Every dispensary employee has had both positive and negative customer experiences. We asked our experts to recreate answers that they’ve heard in their own experience, and modeled our answers on their responses.
There was a time when our experts didn’t know this content either:
- What do they wish they knew then?
- What advice helped?
- What approaches had the most impact?
It’s easy to forget those early months or years and put ourselves in the position of a fresh-faced employee.
By developing rich, relevant, scenario-based training to our learner, we are training/reinforcing a positive behavior critical to the success of their daily interactions with customers.
By identifying the information that employees absolutely must have for positive interactions, we were able to keep the module quickly and easily consumable.
We published in HTML5, allowing us to deliver the content on any mobile device using a responsive player so gone are the days of needing your employee to use a dedicated computer for training.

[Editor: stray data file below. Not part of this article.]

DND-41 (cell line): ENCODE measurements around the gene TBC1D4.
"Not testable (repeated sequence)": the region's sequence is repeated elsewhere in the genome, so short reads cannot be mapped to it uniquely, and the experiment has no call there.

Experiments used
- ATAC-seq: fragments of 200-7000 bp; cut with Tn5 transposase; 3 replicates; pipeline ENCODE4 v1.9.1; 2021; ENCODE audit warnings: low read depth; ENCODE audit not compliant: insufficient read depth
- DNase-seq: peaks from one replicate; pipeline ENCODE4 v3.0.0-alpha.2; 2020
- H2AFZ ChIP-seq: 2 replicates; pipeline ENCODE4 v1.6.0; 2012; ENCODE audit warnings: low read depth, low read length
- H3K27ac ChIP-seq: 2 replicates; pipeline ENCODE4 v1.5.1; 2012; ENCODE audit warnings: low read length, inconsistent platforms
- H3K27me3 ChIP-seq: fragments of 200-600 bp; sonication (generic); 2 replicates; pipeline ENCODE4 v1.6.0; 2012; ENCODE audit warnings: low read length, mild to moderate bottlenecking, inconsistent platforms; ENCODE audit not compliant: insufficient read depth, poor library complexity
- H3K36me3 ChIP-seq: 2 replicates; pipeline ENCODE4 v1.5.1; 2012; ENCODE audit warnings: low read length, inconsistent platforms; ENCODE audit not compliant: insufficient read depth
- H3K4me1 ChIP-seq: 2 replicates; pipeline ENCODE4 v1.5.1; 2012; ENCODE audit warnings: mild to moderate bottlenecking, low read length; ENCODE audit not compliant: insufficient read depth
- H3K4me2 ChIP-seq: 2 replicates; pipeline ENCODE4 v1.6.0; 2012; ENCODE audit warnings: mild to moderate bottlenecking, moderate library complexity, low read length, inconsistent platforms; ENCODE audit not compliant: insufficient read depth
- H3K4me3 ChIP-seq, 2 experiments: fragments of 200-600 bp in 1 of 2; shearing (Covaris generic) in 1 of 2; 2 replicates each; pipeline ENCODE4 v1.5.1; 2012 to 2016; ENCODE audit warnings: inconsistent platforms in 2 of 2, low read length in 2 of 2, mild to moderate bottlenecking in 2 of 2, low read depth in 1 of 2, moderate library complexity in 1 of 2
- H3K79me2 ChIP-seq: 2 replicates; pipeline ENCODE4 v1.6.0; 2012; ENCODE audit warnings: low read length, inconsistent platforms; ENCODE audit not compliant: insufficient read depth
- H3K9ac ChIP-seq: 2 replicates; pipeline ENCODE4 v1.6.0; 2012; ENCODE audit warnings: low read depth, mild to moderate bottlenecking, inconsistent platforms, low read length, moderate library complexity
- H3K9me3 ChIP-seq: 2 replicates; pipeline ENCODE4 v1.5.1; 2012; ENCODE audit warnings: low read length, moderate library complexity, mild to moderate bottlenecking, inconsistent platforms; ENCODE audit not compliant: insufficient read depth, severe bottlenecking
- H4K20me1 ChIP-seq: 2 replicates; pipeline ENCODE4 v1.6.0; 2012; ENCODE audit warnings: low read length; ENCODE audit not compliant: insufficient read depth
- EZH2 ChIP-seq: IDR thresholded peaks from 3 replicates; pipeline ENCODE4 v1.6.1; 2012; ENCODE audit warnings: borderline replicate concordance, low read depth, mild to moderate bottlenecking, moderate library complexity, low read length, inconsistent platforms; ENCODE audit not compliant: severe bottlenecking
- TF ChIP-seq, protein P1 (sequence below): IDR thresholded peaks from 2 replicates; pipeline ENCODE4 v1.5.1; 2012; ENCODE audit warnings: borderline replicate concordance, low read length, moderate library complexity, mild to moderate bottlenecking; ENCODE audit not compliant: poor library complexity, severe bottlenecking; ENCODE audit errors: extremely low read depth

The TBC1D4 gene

Now their smart-phones are all they need to access the training and development tools they need to reach their potential.
How Long Does It Take & How Much Does It Cost?
Scan through it to get a rough idea of the time and costs associated with each level of learning experience development. It’s important to remember that these are estimates, and this is to be used as a guide.
Each project is different and requires an in-depth analysis of the development challenges faced by the organization.
Let us know what you think.